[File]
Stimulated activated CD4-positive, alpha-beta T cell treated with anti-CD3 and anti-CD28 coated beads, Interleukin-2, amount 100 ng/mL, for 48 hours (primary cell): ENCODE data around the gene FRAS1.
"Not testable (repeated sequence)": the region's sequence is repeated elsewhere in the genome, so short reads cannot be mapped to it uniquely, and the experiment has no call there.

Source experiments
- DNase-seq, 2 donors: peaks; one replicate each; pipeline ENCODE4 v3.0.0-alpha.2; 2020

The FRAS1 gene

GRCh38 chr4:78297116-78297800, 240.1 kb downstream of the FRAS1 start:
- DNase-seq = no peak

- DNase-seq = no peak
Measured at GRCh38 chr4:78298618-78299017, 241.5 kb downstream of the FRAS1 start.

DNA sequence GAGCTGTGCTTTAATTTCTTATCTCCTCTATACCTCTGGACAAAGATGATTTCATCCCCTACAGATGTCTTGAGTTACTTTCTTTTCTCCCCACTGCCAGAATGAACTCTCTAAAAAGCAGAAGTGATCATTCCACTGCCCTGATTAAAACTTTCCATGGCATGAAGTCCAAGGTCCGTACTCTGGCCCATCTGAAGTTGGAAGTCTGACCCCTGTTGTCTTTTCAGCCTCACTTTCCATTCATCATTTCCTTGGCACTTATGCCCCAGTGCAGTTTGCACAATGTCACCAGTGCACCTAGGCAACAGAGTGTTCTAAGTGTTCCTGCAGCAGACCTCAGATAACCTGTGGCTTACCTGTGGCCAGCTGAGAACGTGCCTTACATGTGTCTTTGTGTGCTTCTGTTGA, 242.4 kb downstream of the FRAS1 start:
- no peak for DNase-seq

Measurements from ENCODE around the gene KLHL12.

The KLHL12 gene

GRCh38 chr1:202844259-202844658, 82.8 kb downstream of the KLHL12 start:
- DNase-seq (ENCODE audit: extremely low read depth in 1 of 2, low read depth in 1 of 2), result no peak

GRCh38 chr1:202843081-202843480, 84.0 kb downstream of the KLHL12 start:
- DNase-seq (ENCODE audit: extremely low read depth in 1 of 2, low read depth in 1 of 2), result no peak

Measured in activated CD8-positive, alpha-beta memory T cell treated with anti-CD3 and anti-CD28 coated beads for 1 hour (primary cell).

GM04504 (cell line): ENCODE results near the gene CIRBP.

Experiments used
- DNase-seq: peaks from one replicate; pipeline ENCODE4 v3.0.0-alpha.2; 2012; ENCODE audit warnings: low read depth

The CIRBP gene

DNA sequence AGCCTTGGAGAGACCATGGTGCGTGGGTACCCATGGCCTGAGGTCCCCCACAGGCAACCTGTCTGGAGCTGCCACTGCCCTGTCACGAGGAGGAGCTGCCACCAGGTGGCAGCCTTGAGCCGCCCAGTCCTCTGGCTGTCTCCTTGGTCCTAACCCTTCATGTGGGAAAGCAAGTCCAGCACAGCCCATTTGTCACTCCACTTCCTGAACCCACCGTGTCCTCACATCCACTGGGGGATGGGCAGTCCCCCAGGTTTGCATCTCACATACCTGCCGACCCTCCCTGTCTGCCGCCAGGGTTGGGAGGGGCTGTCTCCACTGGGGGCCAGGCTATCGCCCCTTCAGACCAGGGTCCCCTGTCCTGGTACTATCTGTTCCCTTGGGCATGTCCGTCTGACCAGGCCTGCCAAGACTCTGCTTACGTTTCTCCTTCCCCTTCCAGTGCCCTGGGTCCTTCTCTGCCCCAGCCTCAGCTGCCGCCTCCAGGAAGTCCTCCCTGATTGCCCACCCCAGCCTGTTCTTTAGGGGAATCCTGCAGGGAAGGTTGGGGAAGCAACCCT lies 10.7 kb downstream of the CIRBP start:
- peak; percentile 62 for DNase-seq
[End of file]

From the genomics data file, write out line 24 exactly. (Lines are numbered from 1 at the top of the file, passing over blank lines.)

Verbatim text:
- peak; percentile 62 for DNase-seq